In sickness and in health

is part of the promise made in the Marriage Service from the Book of Common Prayer.

Avoid like the plague means keep right away from.  The plague is an extremely infectious life-threatening disease.

The itch, the pitch, the palsy and the gout are all illnesses or disabilities.   The itch makes people scratch.  The pitch sounds as if they fall over.  The palsy is a shaking or paralysis as in Bell’s palsy and gout is an inflammation usually of a toe joint.

Out of sorts means not feeling well or in a bad mood.

Proper poorly is used in Northern England where Southerners might say “Not very well at all”.

Loosen tight clothing is one of the first instructions First-aiders learn.

The cure is worse than the disease
is a saying which is sometimes true.

Rub salt in a wound is a metaphor.  Salt has antiseptic properties, but stings.  The metaphor is about what is said.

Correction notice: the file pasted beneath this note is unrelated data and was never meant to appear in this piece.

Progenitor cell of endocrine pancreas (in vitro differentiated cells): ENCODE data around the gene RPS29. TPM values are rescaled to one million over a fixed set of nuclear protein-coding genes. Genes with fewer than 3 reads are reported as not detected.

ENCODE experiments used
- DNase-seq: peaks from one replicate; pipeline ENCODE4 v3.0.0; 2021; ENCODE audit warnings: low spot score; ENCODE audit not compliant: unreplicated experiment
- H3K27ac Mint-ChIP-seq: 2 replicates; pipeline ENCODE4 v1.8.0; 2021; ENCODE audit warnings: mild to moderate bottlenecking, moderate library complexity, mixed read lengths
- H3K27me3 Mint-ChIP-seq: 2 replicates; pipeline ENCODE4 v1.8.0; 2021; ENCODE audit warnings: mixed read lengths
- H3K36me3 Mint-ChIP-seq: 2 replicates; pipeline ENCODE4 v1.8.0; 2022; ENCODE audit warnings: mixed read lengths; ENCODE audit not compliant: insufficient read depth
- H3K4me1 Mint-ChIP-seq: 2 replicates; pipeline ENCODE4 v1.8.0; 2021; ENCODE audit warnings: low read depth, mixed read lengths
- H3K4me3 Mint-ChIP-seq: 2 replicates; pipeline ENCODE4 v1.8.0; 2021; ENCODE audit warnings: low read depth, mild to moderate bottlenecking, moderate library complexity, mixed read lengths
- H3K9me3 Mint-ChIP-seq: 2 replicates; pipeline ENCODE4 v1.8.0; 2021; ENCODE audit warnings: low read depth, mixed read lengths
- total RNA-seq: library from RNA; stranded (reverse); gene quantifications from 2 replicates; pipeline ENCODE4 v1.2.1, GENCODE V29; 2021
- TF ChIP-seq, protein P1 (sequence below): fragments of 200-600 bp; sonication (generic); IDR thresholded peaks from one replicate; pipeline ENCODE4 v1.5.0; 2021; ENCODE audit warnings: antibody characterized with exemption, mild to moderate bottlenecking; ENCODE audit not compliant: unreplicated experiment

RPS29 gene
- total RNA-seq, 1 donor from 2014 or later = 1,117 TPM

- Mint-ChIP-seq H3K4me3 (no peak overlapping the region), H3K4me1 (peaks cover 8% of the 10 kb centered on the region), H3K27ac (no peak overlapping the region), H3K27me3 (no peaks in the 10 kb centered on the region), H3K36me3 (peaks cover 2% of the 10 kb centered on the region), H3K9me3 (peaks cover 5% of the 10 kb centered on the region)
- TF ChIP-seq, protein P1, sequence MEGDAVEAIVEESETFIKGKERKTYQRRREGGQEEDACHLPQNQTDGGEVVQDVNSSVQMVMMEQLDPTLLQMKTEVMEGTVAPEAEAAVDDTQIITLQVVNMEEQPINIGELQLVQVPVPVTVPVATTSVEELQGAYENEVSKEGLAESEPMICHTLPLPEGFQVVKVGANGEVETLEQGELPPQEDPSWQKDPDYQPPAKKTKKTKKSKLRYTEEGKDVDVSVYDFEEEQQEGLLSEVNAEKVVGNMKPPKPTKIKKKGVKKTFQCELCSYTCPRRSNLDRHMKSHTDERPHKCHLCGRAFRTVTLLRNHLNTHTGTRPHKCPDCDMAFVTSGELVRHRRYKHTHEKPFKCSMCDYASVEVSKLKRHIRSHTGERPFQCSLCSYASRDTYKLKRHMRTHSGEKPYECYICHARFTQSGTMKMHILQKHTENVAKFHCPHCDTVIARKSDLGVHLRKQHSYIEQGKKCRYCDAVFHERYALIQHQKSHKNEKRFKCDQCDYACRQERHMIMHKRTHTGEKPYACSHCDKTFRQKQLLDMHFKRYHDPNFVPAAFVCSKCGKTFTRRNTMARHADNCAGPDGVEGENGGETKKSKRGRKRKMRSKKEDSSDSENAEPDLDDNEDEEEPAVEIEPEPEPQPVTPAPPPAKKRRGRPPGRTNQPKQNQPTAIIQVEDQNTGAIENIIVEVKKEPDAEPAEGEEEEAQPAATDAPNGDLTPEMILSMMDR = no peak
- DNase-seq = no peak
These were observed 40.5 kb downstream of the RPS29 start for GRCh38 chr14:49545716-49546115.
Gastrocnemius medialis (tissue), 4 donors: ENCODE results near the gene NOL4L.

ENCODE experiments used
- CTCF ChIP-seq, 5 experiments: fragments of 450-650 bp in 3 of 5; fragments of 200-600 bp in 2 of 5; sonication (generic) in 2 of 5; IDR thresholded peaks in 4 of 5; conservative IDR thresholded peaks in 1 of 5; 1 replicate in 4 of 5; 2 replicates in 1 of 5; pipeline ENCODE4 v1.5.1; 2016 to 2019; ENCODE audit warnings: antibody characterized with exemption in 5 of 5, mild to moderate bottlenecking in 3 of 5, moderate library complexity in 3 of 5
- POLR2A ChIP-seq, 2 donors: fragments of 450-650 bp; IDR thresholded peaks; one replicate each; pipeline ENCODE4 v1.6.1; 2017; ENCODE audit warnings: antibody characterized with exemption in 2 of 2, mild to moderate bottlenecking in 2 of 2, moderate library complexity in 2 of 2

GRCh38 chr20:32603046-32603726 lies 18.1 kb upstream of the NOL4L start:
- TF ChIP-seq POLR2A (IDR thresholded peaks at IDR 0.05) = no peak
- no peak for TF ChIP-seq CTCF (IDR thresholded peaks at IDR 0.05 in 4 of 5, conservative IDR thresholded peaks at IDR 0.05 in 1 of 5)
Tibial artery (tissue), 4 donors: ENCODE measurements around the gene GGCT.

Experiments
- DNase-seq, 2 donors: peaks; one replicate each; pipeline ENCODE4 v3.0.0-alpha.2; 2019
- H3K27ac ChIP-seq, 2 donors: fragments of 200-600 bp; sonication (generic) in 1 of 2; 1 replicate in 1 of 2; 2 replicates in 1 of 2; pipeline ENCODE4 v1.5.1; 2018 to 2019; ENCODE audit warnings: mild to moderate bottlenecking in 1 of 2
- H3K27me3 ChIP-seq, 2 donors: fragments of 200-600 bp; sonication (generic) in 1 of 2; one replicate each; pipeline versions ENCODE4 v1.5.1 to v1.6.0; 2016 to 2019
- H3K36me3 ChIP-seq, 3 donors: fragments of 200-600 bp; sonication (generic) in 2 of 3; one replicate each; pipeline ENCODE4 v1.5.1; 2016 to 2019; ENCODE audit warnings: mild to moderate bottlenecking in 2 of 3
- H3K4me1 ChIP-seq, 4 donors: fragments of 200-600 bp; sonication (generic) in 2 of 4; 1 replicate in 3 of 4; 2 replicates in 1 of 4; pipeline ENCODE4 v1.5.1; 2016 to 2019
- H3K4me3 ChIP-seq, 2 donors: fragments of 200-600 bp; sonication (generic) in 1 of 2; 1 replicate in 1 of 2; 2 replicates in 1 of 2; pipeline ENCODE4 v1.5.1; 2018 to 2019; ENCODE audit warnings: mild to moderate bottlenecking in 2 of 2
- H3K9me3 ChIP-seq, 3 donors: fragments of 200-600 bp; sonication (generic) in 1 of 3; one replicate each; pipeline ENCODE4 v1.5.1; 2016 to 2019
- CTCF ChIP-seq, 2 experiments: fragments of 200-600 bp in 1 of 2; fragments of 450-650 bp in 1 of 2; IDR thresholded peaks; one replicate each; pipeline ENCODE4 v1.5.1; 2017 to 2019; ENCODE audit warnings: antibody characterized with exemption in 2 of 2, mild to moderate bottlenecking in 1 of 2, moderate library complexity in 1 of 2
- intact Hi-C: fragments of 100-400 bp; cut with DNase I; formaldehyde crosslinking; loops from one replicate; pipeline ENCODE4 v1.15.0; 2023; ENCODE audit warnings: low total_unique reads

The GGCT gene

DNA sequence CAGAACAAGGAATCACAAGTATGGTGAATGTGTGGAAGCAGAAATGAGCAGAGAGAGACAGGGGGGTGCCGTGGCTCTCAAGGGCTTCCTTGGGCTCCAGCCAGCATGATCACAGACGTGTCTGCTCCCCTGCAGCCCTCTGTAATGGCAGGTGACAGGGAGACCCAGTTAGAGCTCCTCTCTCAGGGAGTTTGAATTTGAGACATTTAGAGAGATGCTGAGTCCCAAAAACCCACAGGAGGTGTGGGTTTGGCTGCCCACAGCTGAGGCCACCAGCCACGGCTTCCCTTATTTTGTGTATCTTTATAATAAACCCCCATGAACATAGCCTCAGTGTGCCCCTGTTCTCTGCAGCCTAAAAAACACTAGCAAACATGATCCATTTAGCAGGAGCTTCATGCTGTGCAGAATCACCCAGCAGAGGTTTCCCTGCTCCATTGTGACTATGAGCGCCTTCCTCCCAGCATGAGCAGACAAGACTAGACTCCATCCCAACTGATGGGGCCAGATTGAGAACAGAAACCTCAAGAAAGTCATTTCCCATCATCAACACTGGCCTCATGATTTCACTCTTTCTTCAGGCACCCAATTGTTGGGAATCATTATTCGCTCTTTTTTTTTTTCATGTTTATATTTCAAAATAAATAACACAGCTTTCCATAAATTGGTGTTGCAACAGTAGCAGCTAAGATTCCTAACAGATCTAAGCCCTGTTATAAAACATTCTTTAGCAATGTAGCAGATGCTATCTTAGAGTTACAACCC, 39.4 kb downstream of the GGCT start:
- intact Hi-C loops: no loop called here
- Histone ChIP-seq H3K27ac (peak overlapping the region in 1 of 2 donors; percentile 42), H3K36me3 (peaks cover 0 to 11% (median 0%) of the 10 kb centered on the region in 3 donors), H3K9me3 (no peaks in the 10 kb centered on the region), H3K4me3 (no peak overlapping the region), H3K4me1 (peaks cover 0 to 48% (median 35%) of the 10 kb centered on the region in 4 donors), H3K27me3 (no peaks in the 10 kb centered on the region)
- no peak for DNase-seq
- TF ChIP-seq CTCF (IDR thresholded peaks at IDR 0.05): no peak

Accidents happen even in the best regulated households
is an expression I grew up with.

Accidents don’t happen; they are caused.
This is an alternative point of view, which I have come across recently.  Of course, it is sensible to work safely and avoid obvious dangers.

An accident waiting to happen is an expression frequently used.

Keep body and soul together means stay alive.  Food and drink are essential for this.  After a good meal someone may joke, “That will keep body and soul together!”

The halt and lame cannot walk very well.  The expressions blind and lame and  halt and maimed come from the Authorised Version of the Bible.  Luke 14:13-14 and Matthew 18: 7-9